Antarctica NZ's efforts to replace a custom-built events management system appear to have failed after it put the project on ice and wrote off most of its investment.
Antarctica New Zealand, the government agency that manages the country's activities and presence in Antarctica, has since 2012 managed its events using a bespoke software system dubbed Emperor, an acronym for for "event management, personnel, environment, risk, operations and resources".
The software, which it described as "complicated", allows the agency's planners to schedule and deliver all science programmes and movements in Antarctica.
In 2018, Antarctica NZ approached the market for a solution to renew the aging Emperor and in November 2018 a preferred vendor was contracted to deliver a replacement system.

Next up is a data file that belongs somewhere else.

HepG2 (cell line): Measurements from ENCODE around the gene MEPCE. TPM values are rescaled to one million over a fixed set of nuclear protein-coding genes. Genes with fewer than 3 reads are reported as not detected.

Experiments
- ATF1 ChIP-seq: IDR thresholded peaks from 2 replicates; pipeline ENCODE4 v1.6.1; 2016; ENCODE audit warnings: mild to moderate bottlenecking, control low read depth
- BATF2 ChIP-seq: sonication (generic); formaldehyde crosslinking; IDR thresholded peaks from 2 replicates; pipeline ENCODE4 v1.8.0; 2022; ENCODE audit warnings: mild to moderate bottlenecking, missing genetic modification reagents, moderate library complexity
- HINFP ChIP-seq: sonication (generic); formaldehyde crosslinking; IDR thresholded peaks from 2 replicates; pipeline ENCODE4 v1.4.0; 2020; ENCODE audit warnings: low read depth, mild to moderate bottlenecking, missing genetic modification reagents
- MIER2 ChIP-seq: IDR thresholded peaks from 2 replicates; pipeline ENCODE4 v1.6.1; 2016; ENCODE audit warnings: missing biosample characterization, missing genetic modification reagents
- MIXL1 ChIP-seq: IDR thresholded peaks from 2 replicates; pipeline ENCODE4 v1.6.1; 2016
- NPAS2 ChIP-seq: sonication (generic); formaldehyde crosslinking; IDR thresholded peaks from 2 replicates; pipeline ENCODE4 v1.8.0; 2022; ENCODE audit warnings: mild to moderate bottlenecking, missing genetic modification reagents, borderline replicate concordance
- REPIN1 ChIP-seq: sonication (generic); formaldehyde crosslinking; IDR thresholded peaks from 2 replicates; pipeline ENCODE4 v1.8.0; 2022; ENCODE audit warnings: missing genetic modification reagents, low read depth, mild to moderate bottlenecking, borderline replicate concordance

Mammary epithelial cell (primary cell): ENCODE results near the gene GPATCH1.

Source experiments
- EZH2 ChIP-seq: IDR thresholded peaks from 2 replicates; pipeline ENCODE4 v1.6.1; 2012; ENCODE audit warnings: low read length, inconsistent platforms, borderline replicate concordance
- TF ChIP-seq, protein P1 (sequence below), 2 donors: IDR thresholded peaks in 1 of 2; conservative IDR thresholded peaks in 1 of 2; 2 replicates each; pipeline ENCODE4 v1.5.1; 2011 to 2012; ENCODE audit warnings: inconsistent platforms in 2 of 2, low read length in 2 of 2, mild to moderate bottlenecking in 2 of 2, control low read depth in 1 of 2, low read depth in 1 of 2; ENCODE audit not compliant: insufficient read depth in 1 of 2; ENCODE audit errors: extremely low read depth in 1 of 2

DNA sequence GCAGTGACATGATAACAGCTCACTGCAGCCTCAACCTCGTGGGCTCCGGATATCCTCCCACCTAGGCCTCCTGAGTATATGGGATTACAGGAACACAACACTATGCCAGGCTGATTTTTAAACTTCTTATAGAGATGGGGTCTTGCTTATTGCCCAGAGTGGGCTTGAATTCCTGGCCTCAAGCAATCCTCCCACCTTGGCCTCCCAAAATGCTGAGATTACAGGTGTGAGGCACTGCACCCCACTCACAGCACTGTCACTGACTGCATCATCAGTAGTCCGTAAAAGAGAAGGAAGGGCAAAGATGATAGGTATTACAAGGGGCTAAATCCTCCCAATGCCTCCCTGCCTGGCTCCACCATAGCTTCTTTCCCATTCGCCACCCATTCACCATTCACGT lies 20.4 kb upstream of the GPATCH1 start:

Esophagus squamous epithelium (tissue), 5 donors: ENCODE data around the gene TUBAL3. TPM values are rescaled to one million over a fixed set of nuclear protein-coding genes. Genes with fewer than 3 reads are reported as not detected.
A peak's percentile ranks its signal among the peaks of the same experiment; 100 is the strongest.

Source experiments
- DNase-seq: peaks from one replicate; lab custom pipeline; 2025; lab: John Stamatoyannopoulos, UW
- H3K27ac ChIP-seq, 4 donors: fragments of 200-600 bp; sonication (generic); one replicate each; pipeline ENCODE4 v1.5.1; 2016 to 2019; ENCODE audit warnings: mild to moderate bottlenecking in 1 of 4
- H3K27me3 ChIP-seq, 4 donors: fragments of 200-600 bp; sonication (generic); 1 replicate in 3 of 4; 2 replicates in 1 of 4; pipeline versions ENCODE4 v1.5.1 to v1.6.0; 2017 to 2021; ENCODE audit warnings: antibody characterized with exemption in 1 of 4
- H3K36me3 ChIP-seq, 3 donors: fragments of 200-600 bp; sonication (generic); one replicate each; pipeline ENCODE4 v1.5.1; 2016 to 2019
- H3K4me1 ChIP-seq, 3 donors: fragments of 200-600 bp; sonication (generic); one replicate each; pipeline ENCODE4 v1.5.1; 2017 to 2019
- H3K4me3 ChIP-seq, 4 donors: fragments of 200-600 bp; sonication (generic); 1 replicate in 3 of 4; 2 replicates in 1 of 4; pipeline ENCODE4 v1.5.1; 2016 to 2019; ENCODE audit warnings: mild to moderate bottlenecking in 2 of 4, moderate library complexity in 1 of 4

According to an October 2018 announcement on the government tenders website the gig to develop "Emperor 2.0" went to Theta.
"By the end of June 2019, when the first phase was due, Antarctica New Zealand was concerned that the project wasn’t progressing in line with its aims so all work was paused and an external consultant was engaged to review the project," the agency reported to Parliament as part of its yearly review.
That advice had been received and the agency said it was reviewing its organisational digital strategy.
Total cost of the project at 30 June, 2019, was $570,000 of which $100,000 is considered to have reusable value.
"Due to uncertainty about the future direction of the project, the balance of costs was impaired in the financial statements at 30 June 2019," it said.
This was a portion of the overall project budget, the total value of which was redacted from the document.
No permanent staff were affected by this process, Antarctica NZ said.
"The work of independent contractors working on the contract has been paused pending the outcome of the above review."